Simba idolises his father, King Mufasa, and takes to heart his own royal destiny. But not everyone in the kingdom celebrates the new cub's arrival. Scar, Mufasa's brother—and former heir to the throne—has plans of his own. The battle for Pride Rock is ravaged with betrayal, tragedy and drama, ultimately resulting in Simba's exile. With help from a curious pair of newfound friends, Simba will have to figure out how to grow up and take back what is rightfully his.
Director Ralph Fiennes captures the raw physicality and brilliance of Rudolf Nureyev, whose escape to the West stunned the world at the height of the Cold War. With his magnetic presence, Nureyev emerged as ballet’s most famous star, a wild and beautiful dancer limited by the world of 1950s Leningrad. His flirtation with Western artists and ideas led him into a high-stakes game of cat and mouse with the KGB.
Sorry, there are no upcoming session times for Comedie Francais: Romeo Et Juliette at Dendy Newtown
History's greatest love story. The World's most prestigious stage.
Rarely staged in France, William Shakespeare’s classic makes its return to la Comédie-Française for the first time in about 50 years. Ruf’s take on the play remains as close as possible to Shakespeare’s original masterpiece, in a “Southern Italy where the sun hits town squares and heats up people’s minds. (…) An Italy of vendetta where vengence, death are inherited from a generation to the other…”.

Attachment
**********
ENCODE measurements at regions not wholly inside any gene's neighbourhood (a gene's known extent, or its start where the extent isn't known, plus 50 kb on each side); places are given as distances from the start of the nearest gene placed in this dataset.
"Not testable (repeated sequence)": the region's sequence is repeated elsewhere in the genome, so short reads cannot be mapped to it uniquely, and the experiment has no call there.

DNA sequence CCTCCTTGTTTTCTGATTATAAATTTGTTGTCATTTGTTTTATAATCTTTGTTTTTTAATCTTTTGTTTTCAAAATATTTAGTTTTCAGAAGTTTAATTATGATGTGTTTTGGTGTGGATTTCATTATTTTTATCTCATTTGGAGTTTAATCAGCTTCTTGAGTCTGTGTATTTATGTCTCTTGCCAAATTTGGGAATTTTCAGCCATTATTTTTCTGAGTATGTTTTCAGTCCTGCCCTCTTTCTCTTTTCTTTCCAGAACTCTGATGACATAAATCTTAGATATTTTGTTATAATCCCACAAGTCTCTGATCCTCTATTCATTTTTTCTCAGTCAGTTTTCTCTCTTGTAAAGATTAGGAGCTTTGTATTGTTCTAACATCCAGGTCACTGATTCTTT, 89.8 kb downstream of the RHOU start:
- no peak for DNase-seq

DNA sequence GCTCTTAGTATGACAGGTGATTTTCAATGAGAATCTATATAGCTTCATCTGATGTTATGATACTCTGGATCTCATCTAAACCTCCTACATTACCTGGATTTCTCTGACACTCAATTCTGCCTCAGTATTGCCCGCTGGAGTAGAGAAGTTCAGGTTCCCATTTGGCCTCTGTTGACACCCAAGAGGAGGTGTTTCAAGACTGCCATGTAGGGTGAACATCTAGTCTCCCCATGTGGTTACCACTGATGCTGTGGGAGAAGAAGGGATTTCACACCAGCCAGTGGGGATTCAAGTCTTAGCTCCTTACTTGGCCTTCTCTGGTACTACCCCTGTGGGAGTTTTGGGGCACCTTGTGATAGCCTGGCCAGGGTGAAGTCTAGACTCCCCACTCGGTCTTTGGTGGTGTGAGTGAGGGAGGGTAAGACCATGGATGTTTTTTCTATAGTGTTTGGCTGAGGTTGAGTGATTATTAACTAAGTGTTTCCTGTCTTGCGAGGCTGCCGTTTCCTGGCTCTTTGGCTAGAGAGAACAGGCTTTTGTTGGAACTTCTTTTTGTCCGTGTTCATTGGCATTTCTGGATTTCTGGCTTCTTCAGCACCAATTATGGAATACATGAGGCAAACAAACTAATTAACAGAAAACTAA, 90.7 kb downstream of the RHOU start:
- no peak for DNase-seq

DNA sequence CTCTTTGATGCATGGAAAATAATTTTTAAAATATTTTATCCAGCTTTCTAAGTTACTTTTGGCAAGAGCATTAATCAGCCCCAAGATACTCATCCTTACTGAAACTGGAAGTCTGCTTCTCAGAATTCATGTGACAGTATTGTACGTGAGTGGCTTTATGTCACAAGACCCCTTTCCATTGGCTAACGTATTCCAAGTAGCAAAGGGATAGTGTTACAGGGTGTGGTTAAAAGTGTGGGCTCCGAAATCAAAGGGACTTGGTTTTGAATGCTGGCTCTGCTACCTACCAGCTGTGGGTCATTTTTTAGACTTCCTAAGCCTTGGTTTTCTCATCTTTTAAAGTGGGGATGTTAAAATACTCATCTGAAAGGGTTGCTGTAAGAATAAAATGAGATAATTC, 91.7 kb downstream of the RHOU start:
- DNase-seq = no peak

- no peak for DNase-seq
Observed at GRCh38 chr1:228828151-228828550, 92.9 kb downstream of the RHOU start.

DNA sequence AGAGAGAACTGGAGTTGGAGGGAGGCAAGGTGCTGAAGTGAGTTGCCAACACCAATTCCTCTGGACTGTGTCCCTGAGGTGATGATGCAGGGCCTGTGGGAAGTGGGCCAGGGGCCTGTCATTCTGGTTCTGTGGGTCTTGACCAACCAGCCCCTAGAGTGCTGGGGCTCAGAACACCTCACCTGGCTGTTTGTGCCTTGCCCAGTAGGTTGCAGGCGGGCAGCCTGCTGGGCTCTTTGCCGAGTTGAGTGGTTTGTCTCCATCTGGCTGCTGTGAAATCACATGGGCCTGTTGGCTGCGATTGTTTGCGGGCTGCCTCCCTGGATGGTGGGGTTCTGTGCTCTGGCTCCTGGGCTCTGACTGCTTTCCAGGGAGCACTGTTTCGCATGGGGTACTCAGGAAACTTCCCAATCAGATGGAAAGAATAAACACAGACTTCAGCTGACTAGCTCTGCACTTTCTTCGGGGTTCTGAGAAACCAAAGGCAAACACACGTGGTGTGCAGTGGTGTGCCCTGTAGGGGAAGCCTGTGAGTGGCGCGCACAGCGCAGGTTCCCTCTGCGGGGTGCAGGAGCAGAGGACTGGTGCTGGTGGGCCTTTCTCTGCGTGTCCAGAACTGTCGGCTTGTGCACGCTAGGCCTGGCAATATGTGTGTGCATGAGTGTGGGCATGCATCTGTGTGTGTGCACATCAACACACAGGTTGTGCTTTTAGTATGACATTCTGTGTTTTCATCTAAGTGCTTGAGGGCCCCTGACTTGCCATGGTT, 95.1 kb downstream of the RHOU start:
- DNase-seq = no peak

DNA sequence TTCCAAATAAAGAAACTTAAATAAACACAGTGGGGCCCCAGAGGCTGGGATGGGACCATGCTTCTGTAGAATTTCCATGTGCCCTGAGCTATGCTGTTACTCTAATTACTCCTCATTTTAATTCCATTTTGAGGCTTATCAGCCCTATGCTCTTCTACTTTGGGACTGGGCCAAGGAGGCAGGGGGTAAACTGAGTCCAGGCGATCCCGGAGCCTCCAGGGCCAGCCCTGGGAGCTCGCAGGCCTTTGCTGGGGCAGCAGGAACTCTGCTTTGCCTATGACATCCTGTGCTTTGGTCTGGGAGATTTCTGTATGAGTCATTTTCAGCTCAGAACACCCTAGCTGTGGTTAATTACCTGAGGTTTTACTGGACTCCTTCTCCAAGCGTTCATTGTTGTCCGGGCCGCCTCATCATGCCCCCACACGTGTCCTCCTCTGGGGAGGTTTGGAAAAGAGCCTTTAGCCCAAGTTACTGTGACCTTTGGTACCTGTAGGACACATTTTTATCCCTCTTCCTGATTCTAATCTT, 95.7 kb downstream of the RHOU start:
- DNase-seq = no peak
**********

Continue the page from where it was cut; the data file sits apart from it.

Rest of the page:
Érif Ruf is also responsible for the scenography of the play and collaborated with Christian Lacroix, a regular at la Comédie-Française, as costume designer.
Presented in French with English subtitles
|Release Date||9 July 2017|
|Running Time||2hr 45m|
|Rating||CTC | Not yet classified|
For sixty years Elizabeth II has met each of her twelve Prime Ministers in a weekly audience at Buckingham Palace – a meeting like no other in British public life – it is private. Both parties have an unspoken agreement never to repeat what is said. Not even to their spouses. The Audience breaks this contract of silence – and imagines a series of pivotal meetings between the Downing Street incumbents and their Queen. From Churchill to Cameron, each Prime Minister has used these private conversations as a sounding board and a confessional – sometimes intimate, sometimes explosive.
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